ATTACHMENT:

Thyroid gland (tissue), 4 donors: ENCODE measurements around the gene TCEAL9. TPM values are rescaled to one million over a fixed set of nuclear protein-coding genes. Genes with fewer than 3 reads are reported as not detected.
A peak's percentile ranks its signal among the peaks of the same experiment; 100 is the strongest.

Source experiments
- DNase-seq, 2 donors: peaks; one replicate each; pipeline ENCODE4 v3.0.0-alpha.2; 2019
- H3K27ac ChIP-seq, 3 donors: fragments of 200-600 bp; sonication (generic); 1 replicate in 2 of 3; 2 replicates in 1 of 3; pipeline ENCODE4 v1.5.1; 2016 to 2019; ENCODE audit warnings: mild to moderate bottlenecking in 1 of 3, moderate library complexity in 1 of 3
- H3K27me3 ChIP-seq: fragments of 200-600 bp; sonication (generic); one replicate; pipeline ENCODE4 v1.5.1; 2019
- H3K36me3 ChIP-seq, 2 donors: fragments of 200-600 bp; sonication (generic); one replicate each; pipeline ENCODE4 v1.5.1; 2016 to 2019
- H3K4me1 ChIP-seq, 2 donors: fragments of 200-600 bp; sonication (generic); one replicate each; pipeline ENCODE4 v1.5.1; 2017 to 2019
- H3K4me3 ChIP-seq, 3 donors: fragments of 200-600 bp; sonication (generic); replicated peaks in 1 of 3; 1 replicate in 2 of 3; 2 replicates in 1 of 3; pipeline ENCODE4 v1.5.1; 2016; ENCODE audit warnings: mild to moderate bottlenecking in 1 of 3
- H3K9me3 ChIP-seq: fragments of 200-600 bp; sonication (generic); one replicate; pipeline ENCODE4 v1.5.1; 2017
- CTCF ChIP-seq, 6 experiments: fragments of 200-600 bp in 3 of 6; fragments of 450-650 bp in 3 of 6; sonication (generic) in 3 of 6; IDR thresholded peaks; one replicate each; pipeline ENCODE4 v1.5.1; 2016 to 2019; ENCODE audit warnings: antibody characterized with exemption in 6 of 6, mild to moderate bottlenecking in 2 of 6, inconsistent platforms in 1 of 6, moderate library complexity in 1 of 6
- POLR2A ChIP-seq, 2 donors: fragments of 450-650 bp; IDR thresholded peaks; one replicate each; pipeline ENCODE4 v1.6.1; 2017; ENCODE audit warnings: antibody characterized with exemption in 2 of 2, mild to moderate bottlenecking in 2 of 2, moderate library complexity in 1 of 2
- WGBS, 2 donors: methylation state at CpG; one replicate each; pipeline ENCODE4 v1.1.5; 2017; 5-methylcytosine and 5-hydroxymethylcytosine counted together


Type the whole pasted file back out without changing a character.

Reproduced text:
Thyroid gland (tissue), 4 donors: ENCODE measurements around the gene TCEAL9. TPM values are rescaled to one million over a fixed set of nuclear protein-coding genes. Genes with fewer than 3 reads are reported as not detected.
A peak's percentile ranks its signal among the peaks of the same experiment; 100 is the strongest.

Source experiments
- DNase-seq, 2 donors: peaks; one replicate each; pipeline ENCODE4 v3.0.0-alpha.2; 2019
- H3K27ac ChIP-seq, 3 donors: fragments of 200-600 bp; sonication (generic); 1 replicate in 2 of 3; 2 replicates in 1 of 3; pipeline ENCODE4 v1.5.1; 2016 to 2019; ENCODE audit warnings: mild to moderate bottlenecking in 1 of 3, moderate library complexity in 1 of 3
- H3K27me3 ChIP-seq: fragments of 200-600 bp; sonication (generic); one replicate; pipeline ENCODE4 v1.5.1; 2019
- H3K36me3 ChIP-seq, 2 donors: fragments of 200-600 bp; sonication (generic); one replicate each; pipeline ENCODE4 v1.5.1; 2016 to 2019
- H3K4me1 ChIP-seq, 2 donors: fragments of 200-600 bp; sonication (generic); one replicate each; pipeline ENCODE4 v1.5.1; 2017 to 2019
- H3K4me3 ChIP-seq, 3 donors: fragments of 200-600 bp; sonication (generic); replicated peaks in 1 of 3; 1 replicate in 2 of 3; 2 replicates in 1 of 3; pipeline ENCODE4 v1.5.1; 2016; ENCODE audit warnings: mild to moderate bottlenecking in 1 of 3
- H3K9me3 ChIP-seq: fragments of 200-600 bp; sonication (generic); one replicate; pipeline ENCODE4 v1.5.1; 2017
- CTCF ChIP-seq, 6 experiments: fragments of 200-600 bp in 3 of 6; fragments of 450-650 bp in 3 of 6; sonication (generic) in 3 of 6; IDR thresholded peaks; one replicate each; pipeline ENCODE4 v1.5.1; 2016 to 2019; ENCODE audit warnings: antibody characterized with exemption in 6 of 6, mild to moderate bottlenecking in 2 of 6, inconsistent platforms in 1 of 6, moderate library complexity in 1 of 6
- POLR2A ChIP-seq, 2 donors: fragments of 450-650 bp; IDR thresholded peaks; one replicate each; pipeline ENCODE4 v1.6.1; 2017; ENCODE audit warnings: antibody characterized with exemption in 2 of 2, mild to moderate bottlenecking in 2 of 2, moderate library complexity in 1 of 2
- WGBS, 2 donors: methylation state at CpG; one replicate each; pipeline ENCODE4 v1.1.5; 2017; 5-methylcytosine and 5-hydroxymethylcytosine counted together